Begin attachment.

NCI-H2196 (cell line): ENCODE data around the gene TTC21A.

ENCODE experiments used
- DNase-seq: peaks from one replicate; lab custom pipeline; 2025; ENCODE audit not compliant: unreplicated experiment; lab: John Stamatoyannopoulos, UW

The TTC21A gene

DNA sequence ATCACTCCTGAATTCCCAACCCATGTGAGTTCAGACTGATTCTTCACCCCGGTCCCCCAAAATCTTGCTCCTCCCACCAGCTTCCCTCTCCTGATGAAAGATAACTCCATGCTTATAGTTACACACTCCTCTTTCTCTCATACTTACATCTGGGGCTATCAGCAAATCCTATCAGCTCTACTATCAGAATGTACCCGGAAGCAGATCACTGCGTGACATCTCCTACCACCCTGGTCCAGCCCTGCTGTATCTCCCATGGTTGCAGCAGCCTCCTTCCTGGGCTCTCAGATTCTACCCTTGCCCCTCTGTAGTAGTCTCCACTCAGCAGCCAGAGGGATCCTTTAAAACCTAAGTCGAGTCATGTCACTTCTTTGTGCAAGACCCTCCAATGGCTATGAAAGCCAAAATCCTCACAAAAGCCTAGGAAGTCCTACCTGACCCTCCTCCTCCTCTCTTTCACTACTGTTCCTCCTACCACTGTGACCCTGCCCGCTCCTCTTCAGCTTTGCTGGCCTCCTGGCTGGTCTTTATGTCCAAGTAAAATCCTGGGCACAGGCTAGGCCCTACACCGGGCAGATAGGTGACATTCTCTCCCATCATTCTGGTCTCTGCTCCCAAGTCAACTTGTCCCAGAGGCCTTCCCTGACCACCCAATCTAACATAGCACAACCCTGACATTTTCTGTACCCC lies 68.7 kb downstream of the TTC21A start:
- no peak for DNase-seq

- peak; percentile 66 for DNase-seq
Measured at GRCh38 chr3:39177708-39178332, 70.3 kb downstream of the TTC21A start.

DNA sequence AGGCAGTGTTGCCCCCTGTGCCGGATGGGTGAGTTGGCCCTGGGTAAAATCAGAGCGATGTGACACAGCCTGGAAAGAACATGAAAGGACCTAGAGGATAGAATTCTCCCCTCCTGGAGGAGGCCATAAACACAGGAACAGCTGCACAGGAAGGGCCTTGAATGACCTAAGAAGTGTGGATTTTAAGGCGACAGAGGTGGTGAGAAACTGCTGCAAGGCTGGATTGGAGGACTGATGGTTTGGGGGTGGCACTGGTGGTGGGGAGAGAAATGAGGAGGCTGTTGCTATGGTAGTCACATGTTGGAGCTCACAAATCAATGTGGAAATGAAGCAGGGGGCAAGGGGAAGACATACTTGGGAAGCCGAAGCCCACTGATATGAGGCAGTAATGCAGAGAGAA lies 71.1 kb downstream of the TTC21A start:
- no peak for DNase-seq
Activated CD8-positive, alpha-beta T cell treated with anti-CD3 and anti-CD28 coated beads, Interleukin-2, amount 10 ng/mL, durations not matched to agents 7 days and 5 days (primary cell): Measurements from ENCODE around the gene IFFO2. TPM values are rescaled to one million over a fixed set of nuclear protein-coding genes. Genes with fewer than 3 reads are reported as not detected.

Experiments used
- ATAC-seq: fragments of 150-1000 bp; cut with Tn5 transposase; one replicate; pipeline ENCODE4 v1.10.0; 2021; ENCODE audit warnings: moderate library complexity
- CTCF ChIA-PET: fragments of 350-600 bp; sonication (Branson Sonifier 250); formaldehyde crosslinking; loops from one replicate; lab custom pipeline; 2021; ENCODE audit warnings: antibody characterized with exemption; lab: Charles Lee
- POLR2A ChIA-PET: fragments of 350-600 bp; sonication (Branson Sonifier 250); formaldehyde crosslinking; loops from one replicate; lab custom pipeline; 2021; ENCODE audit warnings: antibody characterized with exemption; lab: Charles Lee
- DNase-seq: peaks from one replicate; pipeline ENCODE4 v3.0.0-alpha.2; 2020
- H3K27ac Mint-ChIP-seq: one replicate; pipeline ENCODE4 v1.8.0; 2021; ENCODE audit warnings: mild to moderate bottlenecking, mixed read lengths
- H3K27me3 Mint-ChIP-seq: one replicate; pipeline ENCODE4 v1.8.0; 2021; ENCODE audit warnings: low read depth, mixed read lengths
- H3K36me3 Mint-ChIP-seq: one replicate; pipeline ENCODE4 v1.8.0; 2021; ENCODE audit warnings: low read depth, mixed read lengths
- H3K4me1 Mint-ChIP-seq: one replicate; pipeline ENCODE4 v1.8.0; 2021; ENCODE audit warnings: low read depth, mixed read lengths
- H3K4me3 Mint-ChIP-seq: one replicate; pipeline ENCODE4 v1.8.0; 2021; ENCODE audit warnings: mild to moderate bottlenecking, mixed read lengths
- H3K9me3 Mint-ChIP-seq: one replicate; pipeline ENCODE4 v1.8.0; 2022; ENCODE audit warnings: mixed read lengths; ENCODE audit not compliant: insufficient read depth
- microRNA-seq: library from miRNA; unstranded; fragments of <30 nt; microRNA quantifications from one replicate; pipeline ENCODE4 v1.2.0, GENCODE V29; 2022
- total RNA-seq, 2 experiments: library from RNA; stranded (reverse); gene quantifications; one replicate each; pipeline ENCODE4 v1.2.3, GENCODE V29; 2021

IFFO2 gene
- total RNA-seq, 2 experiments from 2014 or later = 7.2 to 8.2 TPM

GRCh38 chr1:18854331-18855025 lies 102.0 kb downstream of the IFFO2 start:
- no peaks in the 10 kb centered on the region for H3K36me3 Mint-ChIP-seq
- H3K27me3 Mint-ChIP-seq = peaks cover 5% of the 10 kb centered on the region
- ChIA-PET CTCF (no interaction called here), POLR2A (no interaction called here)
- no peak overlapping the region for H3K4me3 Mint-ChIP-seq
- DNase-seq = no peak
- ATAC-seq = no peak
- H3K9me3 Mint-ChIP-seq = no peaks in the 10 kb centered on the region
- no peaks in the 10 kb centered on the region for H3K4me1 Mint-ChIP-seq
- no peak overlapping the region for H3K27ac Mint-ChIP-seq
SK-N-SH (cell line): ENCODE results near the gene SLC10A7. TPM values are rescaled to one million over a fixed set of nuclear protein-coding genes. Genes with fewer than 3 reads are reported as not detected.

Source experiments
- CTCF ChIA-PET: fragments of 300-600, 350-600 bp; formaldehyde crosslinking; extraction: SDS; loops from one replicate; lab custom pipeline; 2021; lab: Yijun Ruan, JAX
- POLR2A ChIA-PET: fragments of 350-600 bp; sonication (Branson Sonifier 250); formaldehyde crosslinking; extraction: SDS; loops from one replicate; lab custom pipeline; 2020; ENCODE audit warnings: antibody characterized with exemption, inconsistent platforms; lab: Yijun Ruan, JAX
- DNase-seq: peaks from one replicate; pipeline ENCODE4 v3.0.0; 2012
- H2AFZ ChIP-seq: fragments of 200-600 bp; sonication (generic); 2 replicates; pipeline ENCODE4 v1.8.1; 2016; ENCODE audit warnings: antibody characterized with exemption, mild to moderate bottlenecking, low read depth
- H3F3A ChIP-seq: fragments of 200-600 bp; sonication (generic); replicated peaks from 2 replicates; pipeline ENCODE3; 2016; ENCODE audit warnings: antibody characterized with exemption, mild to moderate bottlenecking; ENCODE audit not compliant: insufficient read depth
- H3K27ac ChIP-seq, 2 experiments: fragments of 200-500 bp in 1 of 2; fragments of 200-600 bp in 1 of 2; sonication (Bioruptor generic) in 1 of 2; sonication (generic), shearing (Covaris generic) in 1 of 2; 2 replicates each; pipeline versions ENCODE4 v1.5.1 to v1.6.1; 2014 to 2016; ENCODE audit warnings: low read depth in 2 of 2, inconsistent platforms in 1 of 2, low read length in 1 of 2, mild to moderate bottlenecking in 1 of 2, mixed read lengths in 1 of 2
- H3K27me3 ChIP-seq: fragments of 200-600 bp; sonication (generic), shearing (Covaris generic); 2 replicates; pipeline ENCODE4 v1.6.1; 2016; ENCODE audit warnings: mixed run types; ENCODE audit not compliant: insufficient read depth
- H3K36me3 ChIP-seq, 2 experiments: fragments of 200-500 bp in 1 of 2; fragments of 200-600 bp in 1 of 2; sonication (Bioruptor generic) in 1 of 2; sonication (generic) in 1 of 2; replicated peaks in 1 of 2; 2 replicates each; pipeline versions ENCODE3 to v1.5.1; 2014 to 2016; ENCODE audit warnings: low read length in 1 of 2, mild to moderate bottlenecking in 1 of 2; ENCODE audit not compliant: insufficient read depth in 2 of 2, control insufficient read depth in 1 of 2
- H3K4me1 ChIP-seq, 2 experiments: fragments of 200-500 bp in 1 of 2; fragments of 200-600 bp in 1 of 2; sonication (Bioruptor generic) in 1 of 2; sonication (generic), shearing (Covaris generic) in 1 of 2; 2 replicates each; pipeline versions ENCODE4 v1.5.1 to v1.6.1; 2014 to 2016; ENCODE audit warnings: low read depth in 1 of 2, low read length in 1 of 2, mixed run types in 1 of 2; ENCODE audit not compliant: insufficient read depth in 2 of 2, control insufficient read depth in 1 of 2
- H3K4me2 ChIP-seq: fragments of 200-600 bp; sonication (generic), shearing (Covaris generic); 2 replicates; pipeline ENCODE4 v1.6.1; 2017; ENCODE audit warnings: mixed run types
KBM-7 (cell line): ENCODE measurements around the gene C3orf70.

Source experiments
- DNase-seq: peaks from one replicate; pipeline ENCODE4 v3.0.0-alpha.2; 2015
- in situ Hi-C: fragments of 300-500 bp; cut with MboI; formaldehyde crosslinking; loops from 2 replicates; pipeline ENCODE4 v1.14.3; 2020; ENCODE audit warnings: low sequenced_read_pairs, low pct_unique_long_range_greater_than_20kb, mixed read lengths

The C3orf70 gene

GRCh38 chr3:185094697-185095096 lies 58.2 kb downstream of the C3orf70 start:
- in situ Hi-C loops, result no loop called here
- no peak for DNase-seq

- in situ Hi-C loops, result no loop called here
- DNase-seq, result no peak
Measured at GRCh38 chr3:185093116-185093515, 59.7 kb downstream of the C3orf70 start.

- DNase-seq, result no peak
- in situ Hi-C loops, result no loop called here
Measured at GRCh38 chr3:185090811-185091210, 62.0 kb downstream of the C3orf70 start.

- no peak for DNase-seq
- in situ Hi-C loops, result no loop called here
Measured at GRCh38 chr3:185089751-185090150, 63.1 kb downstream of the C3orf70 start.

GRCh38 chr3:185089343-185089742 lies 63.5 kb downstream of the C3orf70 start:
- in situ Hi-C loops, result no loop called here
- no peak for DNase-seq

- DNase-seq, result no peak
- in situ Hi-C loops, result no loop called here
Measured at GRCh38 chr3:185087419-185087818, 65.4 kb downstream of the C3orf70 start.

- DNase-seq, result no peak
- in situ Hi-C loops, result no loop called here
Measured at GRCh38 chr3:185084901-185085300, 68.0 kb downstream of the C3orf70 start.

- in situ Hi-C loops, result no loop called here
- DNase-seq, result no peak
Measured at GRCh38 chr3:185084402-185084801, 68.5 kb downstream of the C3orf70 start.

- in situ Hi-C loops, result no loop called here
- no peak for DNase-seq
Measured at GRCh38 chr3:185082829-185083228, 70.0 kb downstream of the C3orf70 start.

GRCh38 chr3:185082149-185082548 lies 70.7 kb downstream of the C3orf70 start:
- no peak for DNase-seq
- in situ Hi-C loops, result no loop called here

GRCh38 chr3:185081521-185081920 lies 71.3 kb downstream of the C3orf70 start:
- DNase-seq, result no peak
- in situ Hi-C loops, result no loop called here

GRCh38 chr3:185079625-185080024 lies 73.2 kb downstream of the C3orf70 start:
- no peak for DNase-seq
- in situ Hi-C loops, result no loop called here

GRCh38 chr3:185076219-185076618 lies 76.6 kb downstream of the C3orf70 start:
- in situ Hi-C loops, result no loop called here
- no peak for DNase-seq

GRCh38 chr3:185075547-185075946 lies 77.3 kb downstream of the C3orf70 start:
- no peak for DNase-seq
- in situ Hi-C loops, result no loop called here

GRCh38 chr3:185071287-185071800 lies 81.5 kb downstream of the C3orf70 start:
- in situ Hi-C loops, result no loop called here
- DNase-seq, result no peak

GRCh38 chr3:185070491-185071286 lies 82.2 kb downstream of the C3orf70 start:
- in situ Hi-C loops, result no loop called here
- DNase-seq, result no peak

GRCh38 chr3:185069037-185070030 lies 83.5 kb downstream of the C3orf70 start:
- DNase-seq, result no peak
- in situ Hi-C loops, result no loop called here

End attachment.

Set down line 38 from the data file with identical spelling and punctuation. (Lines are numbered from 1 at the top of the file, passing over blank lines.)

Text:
Source experiments